they filed an instant petition claiming that NLRC committed a grave abuse of discretion in: (a) Finally, petitioner argued that Acedillo was not a regular employee because his employment was
Finding that petitioners were project employees; (b) Ruling that petitioners were not illegally for a definite period and apparently made only to augment the regular work force.
dismissed; and (c) Reversing the decision of the Labor Arbiter.
ISSUE: W/N Acedillo was a regular employee. - YES
HELD: a project employee is one whose "employment has been fixed for a specific project or duration and scope of which are specified at the time they are engaged for that project.10 Such
undertaking, the completion or termination of which has been determined at the time of the duration, as well as the particular work/service to be performed, is defined in an employment
engagement of the employee or where the work or services to be performed is seasonal in nature agreement and is made clear to the employees at the time of hiring.
and the employment is for the duration of the season."2 The records reveal that petitioner did
not specify the duration and scope of the undertaking at the time Acedillo's services were the LA declared respondents as regular employees because they belonged to a "work
contracted. Petitioner could have easily presented an employment contract showing that he was pool" from which the company drew workers for assignment to different projects, at its
engaged only for a specific project, but it failed to do so. It is not even clear if Acedillo ever signed discretion. He ruled that respondents were hired and re-hired over a period of 18 years,
an employment contract with petitioner. Neither is there any proof that the duration of his hence, they were deemed to be regular employees. He likewise found that their
assignment was made clear to him other than the self-serving assertion of petitioner that the employment was terminated without just cause. In a decision dated January 7, 1998
same can be inferred from the tasks he was made to perform.

employees who are members of a "work pool" from which a company (like petitioner
Members of a work pool from which a construction company draws its project employees, corporation) draws workers for deployment to its different projects do not become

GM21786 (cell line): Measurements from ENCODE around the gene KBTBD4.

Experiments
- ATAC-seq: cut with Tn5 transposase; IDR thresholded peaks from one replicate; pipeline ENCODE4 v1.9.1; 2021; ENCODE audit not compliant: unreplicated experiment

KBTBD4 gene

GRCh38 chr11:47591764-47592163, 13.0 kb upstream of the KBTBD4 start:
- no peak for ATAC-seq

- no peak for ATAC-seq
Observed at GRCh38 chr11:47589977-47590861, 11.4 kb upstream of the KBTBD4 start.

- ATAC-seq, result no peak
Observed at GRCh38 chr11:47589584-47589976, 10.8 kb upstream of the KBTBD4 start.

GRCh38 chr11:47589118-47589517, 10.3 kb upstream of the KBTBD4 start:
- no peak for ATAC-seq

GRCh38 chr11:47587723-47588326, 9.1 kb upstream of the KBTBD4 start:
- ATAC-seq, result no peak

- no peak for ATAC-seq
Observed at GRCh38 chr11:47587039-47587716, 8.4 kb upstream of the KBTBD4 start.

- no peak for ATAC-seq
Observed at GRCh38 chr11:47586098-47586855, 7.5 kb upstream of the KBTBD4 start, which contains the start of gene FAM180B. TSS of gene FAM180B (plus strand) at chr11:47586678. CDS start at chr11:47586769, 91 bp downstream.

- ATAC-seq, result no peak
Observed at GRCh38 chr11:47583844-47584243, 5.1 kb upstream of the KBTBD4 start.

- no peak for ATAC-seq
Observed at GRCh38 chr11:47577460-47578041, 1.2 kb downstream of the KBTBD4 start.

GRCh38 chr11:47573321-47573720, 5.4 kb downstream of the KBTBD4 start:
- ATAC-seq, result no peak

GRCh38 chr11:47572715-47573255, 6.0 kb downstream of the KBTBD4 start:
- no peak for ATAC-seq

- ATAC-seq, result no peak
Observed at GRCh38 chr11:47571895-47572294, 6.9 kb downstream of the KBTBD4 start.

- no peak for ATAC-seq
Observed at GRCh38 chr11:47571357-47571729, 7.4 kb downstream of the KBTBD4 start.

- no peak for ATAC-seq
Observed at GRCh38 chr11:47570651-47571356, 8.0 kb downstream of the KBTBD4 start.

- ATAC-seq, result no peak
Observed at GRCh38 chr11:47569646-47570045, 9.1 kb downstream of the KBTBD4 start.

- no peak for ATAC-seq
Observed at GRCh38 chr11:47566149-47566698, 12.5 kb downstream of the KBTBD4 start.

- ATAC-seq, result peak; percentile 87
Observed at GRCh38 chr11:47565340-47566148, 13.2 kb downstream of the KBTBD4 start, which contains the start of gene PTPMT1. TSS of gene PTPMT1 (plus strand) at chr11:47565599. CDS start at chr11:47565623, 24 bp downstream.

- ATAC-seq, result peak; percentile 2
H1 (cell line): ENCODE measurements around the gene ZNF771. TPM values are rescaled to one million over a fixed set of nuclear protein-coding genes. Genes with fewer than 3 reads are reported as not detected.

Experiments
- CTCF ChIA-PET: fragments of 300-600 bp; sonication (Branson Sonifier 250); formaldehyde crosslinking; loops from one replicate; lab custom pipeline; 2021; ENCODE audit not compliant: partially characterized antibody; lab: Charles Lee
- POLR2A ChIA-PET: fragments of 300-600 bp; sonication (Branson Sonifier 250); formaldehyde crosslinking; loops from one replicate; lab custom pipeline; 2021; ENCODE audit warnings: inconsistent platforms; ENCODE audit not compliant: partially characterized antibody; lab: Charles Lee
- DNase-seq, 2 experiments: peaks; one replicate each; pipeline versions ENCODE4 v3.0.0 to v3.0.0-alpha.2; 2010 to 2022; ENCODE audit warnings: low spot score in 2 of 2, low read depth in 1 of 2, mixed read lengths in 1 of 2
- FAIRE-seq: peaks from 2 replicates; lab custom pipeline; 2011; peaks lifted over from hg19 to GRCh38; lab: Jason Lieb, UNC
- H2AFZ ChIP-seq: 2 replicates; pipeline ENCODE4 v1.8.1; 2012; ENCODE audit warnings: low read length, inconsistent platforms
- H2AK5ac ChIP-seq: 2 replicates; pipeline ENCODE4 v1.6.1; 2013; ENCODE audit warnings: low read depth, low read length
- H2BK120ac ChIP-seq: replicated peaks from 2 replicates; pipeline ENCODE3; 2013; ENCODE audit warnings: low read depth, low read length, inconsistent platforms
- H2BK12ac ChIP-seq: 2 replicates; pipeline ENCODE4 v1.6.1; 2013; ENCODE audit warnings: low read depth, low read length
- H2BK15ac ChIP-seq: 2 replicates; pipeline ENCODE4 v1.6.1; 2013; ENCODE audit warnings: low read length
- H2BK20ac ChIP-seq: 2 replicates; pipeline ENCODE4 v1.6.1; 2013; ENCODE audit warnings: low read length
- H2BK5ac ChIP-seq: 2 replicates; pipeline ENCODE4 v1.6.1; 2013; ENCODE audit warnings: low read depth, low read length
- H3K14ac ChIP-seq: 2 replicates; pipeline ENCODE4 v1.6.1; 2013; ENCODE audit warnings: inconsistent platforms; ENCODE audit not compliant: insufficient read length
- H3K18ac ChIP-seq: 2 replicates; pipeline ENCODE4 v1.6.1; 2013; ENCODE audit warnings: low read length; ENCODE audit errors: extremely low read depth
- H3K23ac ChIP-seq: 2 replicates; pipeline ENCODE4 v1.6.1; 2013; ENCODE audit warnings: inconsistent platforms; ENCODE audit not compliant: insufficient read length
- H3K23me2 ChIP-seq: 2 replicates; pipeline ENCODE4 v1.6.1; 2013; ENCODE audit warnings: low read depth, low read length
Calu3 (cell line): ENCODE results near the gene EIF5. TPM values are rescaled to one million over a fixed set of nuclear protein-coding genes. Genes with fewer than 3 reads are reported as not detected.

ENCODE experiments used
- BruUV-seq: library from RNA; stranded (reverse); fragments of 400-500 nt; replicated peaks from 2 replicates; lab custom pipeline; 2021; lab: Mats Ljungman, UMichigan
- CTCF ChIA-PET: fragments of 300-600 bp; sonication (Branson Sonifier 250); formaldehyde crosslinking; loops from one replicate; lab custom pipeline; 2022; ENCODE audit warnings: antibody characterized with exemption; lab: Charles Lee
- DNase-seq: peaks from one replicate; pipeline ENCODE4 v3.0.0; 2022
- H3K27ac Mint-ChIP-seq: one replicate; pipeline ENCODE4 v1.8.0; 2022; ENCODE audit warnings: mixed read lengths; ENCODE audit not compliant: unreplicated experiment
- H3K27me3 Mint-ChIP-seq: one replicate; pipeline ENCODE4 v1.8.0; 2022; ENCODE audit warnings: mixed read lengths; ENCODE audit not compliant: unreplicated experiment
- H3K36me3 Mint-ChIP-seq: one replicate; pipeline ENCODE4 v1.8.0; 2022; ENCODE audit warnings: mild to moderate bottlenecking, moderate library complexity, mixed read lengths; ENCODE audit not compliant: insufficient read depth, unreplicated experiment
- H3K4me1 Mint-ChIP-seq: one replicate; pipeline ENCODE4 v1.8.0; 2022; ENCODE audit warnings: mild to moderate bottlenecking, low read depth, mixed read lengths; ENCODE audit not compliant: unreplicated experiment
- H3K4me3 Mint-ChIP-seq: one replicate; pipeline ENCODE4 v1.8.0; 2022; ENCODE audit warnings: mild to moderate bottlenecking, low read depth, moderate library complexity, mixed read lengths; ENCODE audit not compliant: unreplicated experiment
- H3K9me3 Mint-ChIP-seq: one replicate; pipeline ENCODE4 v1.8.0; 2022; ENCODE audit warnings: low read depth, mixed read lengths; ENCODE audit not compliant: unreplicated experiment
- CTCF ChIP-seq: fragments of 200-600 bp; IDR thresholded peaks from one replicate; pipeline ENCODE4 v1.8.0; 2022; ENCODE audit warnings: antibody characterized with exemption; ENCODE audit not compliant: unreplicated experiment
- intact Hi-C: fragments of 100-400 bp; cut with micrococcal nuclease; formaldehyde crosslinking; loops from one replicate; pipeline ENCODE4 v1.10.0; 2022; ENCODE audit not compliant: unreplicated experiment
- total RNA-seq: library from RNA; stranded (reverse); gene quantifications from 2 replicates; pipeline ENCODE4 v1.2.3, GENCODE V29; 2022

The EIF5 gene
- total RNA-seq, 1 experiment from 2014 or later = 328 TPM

if considered employees of the construction company while in the work pool, are non- regular employees by reason of that fact alone. The Court has enunciated in some cases
project employees or employees for an indefinite period. If they are employed in a 9 that members of a "work pool" can either be project employees or regular employees.
particular project, the completion of the project or any phase thereof will not mean
severance of (the) employer-employee relationship

Petitioners Ferdinand Palomares and Teodulo Mutia were hired by respondent National Steel
Respondents filed two separate complaints1 for illegal dismissal against the company and its
Corporation (NSC) by virtue of contracts of employment for its Five Year Expansion Program or
General Manager, Oscar Banzon, before the Labor Arbiter (LA). Petitioners allegedly dismissed
them without a valid reason and without due process of law. The complaints also included claims
for non-payment of the 13th month pay, five days' service incentive leave pay, premium pay for Petitioners, along with other employees, filed a consolidated petition for regularization, wage
holidays and rest days, and moral and exemplary damages. The LA later on ordered the differential, CBA coverage and other benefits. Labor Arbiter Nicodemus G. Palangan ordered
consolidation of the two complaints. the dismissal of the complaint with respect to 26 complainants but ruled in favor of petitioners
Petitioners denied liability to respondents and countered that respondents were "project NLRC reversed the findings of the Labor Arbiter in a decision dated November 23, 1994.
employees" since their services were necessary only when the company had projects to be Respondent Commission held that petitioners were project employees and that their assumption
completed. Petitioners argued that, being project employees, respondents' employment was of regular jobs were mainly due to peakloads or the absence of regular employees during the
coterminous with the project to which they were assigned. They were not regular employees latter's temporary leave.
who enjoyed security of tenure and entitlement to separation pay upon termination from work.
ISSUE: W/N the petitioner would be considered regular employees.
ISSUE: W/N Respondents are part of work pool
HELD: Article 280 of the Labor Code, the law on the subject of regular employment.

The provisions of the written agreement to the contrary notwithstanding and regardless of the